Join us for a guided walkthrough of Goldmark’s 7th exhibition of ceramics by Ken Matsuzaki, one of Japan’s most revered living potters. When travel to that country is impossible for most, this will be a fascinating opportunity to enjoy Japanese art first-hand and to experience Matsuzaki’s famous Tōkaiseki-style vases in the flesh.
The exhibition will showcase 120 pots, among them 50 vases in Matsuzaki’s innovative Tokaiseki style. A technique of Matsuzaki’s own invention, these sculptural works are not thrown but hewn, carved and torn from hollowed blocks of clay on a potter’s wheel using a variety of tools – from knives and wooden scrapers to wire, fingers, thumbs and even fistfuls of clay itself. Developed over many years, these forms now represent a distillation of Matsuzaki’s enigmatic, tour-de-force approach to his medium.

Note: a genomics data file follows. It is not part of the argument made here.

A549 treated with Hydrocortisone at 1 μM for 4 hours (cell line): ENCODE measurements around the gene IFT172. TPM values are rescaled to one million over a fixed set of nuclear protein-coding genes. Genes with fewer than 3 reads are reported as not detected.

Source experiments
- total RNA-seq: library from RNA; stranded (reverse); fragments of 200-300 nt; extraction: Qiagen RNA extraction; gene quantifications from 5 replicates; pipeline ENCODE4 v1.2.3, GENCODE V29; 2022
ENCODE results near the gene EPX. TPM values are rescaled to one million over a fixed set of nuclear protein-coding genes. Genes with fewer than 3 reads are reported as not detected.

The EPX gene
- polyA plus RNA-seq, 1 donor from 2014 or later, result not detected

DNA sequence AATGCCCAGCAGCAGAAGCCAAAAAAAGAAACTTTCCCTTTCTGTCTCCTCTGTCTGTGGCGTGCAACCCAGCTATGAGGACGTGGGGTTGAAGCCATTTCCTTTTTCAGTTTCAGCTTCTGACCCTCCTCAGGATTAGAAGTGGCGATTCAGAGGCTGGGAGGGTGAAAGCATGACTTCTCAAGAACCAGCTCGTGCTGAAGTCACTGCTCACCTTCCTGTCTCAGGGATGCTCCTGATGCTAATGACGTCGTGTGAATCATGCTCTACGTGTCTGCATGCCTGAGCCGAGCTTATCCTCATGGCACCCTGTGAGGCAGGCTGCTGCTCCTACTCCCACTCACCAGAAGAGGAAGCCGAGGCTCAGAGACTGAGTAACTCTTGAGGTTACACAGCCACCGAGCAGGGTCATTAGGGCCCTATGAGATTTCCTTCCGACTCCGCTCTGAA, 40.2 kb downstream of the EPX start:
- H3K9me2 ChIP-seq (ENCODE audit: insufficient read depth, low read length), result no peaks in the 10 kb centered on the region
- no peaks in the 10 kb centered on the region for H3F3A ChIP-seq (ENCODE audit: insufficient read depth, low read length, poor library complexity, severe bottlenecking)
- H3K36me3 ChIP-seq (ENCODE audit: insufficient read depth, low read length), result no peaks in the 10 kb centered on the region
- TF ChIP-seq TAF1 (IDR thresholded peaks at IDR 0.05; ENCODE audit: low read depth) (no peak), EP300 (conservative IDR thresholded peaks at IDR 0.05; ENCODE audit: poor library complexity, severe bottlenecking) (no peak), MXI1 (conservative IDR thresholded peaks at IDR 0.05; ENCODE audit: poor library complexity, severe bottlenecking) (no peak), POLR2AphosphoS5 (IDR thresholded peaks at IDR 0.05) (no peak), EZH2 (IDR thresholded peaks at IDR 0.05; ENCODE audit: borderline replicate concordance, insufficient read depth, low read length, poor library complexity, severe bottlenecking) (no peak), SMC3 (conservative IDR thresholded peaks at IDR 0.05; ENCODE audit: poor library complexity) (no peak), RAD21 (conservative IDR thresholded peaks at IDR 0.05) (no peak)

Ken Matsuzaki, born in Tokyo (1950), studied at Tamagawa University’s College of Arts before taking on an apprenticeship in the famous pottery town of Mashiko, 60 miles north of the capital, where his studio is still situated to this day.
Matsuzaki was apprenticed to once Living National Treasure Tatsuzo Shimaoka, himself the pupil of Living National Treasure Shoji Hamada, arguably the most famous potter of the 20th century. Where a lesser artist might have suffocated under such influences, Matsuzaki – like his teacher before him – has since established a ceramic voice distinctly and definitively his own.
Extending far beyond the traditional boundaries of the town’s ‘Mashiko style’, Matsuzaki has embraced Japan’s rich ceramic history and expanded into its wildly different pottery schools: from emerald green Oribe work to yellow Kiseto, luscious pink and metallic gold Shino to his astonishing Yohen pots, veiled in layers of natural ash that have built up over 10-day firings in Matsuzaki’s enormous climbing kiln.